Předmětná hesla
movitosti
Nemovitosti
Oceňování majetku
mezinárodní standardizace a normalizace
Kniha je zařazena v kategoriích
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Ukázka / obsah
Přepis ukázky

Kniha „Síla komunikace a umělecká galerie“ se zabývá tématy a

náměty, které dosud nebyly dostatečně studovány a popsány.

Autoři zde specificky aplikují multidisciplinární zaměření na

vazbu mezi marketingem a výtvarným uměním. Tento přístup je

vzácný, ale důležitý a relevantní.

Kniha mě zaujala jako umělce, ředitele Neiman Center for Print

Studies i přednášejícího na univerzitě. Velmi zajímavá, cenná a

poutavá četba nabízí nejen užitečné informace, ale i originální

umění současných českých výtvarníků, na němž byl založen

publikovaný výzkum.

Tomas Vu, BFA, MFA;

the LeRoy Neiman Professor of Visual Arts

PREFACE

Art is communication. It makes thought visible to us. It slows us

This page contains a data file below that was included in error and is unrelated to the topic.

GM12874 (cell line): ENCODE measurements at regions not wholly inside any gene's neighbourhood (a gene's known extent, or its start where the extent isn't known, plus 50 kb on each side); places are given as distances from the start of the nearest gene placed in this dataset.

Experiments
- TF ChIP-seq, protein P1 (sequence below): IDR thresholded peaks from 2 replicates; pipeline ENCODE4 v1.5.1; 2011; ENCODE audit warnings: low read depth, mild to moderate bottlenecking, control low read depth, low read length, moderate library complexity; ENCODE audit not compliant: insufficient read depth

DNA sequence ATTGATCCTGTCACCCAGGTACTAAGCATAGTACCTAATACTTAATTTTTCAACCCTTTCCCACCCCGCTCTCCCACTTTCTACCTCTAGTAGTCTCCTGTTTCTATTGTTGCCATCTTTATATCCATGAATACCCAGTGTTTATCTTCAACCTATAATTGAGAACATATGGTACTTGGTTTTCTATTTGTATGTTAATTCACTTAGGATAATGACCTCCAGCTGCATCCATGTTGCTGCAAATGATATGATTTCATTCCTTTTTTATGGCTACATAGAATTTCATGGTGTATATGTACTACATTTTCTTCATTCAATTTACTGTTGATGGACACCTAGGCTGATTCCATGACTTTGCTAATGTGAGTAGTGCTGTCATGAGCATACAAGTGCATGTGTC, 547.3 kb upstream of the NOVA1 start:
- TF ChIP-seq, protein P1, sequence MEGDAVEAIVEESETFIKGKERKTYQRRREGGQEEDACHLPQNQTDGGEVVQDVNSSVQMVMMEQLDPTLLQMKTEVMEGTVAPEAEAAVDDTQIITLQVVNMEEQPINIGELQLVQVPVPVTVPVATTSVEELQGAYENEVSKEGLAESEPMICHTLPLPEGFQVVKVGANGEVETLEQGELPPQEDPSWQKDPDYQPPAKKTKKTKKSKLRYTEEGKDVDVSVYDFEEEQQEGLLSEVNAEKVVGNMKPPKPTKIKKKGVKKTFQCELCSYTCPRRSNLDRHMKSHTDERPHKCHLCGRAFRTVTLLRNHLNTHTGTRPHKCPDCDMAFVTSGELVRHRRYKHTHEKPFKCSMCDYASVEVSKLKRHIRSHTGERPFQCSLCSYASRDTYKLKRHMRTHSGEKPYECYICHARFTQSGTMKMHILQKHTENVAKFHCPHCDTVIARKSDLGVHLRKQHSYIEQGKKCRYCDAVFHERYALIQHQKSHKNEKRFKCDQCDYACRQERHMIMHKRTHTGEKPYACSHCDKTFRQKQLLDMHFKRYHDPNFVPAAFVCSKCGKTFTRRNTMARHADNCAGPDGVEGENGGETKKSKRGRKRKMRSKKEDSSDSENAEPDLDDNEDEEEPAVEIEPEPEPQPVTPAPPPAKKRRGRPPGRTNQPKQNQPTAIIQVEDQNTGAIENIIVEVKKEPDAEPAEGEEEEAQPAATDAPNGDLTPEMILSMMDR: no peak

down. It makes us pause, look, consider, and ask questions. It

requires us to be active participants in the reading of the work,

asking questions about ourselves, the nature of what it is we’re

looking at, and the nature of its relationship to us.

It’s informed by real experience and a connectedness to the

world, and an ability to bring significance to the particular and

the moment. As the critic John Berger observed, “a drawing of a

tree shows not a tree, but a tree being-looked-at”. Art has

never been interested in imitation of the already known, but

aspires to operate in the space between the individual and the

perceived reality. It is where, one could argue, the artist’s

content is found. Pre-dating written communication, the visual

language of the artist has proven itself inexhaustible over the

centuries with its ability to continuously reinvent itself. As each


new idea is filtered through the unique sensibilities of the

individual, the artist acts as a conduit for a dialogue between

sight and touch, logic and intuition, substance and phenomena.

Taking risks and reveling in the unknown, art doesn’t come into

existence easily and the creative process for the artist is rarely

linear. Artists like making things but it’s not a practical endeavor

as nothing could be less utilitarian. But it is necessary for the

artist and historically, the best work usually reflects this

urgency.

The gallery plays a valuable role in our relationship with art. It